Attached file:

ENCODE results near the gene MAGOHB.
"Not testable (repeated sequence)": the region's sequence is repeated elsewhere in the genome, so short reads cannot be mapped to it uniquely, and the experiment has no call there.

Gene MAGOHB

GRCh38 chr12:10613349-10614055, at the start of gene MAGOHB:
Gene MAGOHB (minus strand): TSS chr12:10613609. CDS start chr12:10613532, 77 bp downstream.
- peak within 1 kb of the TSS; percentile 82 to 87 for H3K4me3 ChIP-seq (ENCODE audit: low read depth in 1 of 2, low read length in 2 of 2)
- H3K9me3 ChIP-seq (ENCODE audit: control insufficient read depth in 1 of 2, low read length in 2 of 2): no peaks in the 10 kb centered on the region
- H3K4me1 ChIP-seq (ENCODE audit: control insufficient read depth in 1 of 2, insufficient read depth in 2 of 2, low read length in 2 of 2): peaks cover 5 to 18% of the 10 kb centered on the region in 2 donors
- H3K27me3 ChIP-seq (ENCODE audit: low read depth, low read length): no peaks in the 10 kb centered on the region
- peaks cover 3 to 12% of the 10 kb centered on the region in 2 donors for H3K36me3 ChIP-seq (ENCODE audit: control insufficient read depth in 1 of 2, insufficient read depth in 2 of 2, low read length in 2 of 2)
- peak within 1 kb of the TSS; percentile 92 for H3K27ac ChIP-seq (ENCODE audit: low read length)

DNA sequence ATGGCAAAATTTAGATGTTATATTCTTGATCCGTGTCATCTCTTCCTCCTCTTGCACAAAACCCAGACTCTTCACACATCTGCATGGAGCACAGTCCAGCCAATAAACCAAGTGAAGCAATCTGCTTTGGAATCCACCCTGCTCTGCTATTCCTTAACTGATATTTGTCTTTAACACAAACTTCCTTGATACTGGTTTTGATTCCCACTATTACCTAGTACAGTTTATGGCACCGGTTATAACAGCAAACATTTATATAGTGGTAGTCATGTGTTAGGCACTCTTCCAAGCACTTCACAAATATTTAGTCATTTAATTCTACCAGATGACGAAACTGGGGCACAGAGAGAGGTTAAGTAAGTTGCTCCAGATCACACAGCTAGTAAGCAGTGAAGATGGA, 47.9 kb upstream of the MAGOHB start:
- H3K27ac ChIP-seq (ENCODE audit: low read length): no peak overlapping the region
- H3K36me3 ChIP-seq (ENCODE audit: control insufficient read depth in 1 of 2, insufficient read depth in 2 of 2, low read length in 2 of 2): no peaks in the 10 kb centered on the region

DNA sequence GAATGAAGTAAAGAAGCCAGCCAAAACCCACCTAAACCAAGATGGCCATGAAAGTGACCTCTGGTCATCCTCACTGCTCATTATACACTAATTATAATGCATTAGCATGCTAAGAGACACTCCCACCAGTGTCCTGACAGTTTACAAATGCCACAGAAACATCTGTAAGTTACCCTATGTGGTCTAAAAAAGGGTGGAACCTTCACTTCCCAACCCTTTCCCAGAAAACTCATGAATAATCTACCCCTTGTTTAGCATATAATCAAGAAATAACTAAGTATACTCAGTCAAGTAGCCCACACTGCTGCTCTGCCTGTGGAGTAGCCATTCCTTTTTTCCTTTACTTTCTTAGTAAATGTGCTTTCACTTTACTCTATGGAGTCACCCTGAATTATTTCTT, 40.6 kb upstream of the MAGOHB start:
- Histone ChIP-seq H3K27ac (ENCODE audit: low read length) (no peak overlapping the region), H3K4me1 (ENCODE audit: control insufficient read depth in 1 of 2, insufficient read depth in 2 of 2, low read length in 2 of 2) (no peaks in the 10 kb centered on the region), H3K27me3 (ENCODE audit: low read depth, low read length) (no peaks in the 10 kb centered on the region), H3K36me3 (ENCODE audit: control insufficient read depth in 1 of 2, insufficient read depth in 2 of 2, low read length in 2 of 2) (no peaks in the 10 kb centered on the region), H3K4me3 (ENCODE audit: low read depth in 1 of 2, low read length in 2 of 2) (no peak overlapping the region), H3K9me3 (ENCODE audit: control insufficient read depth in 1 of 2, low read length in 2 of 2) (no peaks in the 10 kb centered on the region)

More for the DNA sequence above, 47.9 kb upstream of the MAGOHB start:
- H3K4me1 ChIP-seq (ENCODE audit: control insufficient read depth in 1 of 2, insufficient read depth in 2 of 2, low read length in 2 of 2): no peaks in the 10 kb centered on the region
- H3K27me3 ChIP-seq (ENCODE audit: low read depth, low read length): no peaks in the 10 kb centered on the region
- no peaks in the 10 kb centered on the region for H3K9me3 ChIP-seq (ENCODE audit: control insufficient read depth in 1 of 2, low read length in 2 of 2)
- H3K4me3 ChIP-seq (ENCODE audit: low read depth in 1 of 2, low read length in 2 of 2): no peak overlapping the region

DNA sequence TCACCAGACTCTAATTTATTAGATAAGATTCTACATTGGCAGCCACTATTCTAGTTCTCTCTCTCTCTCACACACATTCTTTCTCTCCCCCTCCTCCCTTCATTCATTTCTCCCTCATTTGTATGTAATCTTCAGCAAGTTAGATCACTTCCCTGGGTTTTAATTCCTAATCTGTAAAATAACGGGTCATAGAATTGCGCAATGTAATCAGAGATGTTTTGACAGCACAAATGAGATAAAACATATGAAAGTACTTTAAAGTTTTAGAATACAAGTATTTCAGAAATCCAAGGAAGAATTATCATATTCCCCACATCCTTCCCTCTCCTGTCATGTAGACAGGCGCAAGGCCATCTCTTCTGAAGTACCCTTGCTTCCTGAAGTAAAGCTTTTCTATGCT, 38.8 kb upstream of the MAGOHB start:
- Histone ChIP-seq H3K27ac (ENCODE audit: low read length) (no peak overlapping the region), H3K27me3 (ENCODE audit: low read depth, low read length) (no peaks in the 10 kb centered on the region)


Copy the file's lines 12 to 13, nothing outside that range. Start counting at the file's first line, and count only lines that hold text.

DNA sequence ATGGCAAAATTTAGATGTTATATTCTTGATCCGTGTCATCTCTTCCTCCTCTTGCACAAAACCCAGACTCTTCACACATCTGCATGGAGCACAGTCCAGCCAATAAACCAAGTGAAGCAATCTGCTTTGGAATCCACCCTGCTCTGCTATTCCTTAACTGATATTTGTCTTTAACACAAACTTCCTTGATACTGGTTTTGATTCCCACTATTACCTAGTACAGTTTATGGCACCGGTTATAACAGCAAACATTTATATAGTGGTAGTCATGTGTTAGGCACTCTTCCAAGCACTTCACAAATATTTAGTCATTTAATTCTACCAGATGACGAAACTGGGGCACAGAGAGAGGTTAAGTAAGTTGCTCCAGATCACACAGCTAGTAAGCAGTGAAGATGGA, 47.9 kb upstream of the MAGOHB start:
- H3K27ac ChIP-seq (ENCODE audit: low read length): no peak overlapping the region